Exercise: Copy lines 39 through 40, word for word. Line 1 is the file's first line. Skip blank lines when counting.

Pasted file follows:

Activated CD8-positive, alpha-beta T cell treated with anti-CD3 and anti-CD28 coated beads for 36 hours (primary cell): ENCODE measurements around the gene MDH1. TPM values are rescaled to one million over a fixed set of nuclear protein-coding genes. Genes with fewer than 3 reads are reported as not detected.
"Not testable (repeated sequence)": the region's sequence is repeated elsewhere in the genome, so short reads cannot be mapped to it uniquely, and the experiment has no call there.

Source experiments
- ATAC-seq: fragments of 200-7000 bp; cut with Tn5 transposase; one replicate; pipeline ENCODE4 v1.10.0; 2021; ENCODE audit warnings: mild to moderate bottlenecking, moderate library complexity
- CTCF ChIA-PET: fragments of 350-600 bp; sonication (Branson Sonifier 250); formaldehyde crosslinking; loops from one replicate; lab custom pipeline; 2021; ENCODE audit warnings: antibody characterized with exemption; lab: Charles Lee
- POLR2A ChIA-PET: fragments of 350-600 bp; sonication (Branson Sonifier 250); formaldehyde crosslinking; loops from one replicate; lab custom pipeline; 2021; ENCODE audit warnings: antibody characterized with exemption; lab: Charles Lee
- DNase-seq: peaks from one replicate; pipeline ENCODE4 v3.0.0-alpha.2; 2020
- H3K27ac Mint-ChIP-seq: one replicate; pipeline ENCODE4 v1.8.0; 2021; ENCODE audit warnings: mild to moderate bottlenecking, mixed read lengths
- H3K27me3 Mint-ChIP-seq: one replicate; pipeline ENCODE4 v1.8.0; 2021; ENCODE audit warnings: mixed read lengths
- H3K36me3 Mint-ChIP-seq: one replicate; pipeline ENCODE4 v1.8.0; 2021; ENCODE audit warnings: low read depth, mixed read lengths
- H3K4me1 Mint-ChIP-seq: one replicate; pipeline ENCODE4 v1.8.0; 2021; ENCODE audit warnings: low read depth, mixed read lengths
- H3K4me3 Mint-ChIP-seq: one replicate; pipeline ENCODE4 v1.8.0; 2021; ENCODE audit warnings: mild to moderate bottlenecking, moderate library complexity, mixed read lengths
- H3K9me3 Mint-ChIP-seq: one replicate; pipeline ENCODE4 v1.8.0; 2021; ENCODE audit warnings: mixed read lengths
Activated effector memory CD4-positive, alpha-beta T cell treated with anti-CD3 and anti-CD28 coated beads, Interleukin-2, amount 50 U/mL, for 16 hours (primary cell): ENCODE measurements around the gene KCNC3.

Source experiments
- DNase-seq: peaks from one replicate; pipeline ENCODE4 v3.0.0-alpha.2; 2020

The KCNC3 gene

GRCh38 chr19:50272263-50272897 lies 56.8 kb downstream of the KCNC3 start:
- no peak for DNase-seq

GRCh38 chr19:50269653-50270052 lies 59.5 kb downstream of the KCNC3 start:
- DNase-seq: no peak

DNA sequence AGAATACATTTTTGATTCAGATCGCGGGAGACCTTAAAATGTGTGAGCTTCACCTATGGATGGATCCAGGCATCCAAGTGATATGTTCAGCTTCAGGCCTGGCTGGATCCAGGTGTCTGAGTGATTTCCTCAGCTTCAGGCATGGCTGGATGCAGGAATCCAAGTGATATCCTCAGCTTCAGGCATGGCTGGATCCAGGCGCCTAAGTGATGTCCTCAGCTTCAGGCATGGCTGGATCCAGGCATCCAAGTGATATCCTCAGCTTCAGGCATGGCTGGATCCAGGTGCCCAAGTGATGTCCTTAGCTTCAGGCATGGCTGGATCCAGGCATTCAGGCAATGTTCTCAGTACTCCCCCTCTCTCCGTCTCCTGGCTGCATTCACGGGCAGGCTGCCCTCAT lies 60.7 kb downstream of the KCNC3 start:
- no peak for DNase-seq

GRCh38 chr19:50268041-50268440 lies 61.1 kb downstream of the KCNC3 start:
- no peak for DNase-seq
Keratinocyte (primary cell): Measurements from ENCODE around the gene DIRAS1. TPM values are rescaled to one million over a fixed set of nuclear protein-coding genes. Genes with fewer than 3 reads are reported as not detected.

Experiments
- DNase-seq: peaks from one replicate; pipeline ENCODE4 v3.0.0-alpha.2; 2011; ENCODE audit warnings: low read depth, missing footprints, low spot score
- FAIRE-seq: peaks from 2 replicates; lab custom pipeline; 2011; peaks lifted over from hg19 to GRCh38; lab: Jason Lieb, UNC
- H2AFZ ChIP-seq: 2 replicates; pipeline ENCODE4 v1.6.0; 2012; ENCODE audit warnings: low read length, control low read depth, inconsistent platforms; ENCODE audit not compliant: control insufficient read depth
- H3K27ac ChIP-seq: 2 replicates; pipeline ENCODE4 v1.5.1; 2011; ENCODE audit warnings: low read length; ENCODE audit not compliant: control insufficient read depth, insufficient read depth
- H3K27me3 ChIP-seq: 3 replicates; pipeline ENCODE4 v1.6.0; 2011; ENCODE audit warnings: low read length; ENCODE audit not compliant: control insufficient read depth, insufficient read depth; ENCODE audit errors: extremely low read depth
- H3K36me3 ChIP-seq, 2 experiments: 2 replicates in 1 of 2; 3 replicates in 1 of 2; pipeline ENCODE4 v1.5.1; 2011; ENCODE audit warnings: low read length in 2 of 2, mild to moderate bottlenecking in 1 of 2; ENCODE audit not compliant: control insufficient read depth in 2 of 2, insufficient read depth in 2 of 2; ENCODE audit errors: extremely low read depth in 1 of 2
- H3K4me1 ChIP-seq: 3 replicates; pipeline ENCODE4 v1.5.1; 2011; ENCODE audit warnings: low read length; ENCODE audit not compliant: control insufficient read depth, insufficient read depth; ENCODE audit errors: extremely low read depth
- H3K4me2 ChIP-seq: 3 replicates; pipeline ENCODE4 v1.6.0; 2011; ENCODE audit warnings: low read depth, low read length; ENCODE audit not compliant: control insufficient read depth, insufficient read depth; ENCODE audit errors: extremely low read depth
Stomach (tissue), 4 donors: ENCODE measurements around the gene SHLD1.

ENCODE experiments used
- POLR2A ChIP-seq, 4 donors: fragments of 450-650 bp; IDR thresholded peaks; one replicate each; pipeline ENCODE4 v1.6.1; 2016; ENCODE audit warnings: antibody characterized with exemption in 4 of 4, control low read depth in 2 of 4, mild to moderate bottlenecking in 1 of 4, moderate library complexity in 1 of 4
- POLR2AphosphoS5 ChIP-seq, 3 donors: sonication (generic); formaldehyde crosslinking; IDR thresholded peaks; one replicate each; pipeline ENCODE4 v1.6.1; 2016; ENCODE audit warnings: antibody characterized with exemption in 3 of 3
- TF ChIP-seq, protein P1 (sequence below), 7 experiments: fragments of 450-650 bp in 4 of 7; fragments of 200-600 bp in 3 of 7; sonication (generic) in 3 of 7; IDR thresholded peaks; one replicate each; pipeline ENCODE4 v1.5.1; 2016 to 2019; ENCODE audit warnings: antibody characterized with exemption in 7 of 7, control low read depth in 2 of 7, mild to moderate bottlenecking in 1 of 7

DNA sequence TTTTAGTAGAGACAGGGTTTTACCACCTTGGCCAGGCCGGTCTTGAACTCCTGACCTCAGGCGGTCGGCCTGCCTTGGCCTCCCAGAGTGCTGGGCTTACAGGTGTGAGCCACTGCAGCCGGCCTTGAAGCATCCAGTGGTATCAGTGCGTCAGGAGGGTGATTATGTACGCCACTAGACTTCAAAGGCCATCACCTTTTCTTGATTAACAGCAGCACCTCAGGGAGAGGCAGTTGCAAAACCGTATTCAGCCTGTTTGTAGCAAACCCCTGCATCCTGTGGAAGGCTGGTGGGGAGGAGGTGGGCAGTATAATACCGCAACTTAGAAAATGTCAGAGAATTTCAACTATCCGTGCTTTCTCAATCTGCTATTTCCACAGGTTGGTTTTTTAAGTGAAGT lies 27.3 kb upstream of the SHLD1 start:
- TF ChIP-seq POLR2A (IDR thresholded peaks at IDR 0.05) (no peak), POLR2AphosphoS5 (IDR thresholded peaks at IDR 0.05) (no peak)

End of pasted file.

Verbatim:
- POLR2AphosphoS5 ChIP-seq, 3 donors: sonication (generic); formaldehyde crosslinking; IDR thresholded peaks; one replicate each; pipeline ENCODE4 v1.6.1; 2016; ENCODE audit warnings: antibody characterized with exemption in 3 of 3
- TF ChIP-seq, protein P1 (sequence below), 7 experiments: fragments of 450-650 bp in 4 of 7; fragments of 200-600 bp in 3 of 7; sonication (generic) in 3 of 7; IDR thresholded peaks; one replicate each; pipeline ENCODE4 v1.5.1; 2016 to 2019; ENCODE audit warnings: antibody characterized with exemption in 7 of 7, control low read depth in 2 of 7, mild to moderate bottlenecking in 1 of 7